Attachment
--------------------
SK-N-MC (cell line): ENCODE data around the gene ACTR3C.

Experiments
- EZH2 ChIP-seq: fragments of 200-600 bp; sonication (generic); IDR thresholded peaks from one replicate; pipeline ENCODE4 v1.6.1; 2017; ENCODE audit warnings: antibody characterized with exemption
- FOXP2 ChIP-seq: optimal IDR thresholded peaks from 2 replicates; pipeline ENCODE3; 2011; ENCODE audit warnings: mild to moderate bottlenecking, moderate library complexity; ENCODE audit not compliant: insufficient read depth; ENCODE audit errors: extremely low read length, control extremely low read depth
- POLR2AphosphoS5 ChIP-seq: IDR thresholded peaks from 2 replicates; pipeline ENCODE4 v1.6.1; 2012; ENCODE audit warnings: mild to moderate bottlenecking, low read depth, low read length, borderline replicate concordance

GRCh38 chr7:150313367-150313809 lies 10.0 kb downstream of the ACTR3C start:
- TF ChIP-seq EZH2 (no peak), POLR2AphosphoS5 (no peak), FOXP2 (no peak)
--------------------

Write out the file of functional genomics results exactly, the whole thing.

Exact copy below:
SK-N-MC (cell line): ENCODE data around the gene ACTR3C.

Experiments
- EZH2 ChIP-seq: fragments of 200-600 bp; sonication (generic); IDR thresholded peaks from one replicate; pipeline ENCODE4 v1.6.1; 2017; ENCODE audit warnings: antibody characterized with exemption
- FOXP2 ChIP-seq: optimal IDR thresholded peaks from 2 replicates; pipeline ENCODE3; 2011; ENCODE audit warnings: mild to moderate bottlenecking, moderate library complexity; ENCODE audit not compliant: insufficient read depth; ENCODE audit errors: extremely low read length, control extremely low read depth
- POLR2AphosphoS5 ChIP-seq: IDR thresholded peaks from 2 replicates; pipeline ENCODE4 v1.6.1; 2012; ENCODE audit warnings: mild to moderate bottlenecking, low read depth, low read length, borderline replicate concordance

GRCh38 chr7:150313367-150313809 lies 10.0 kb downstream of the ACTR3C start:
- TF ChIP-seq EZH2 (no peak), POLR2AphosphoS5 (no peak), FOXP2 (no peak)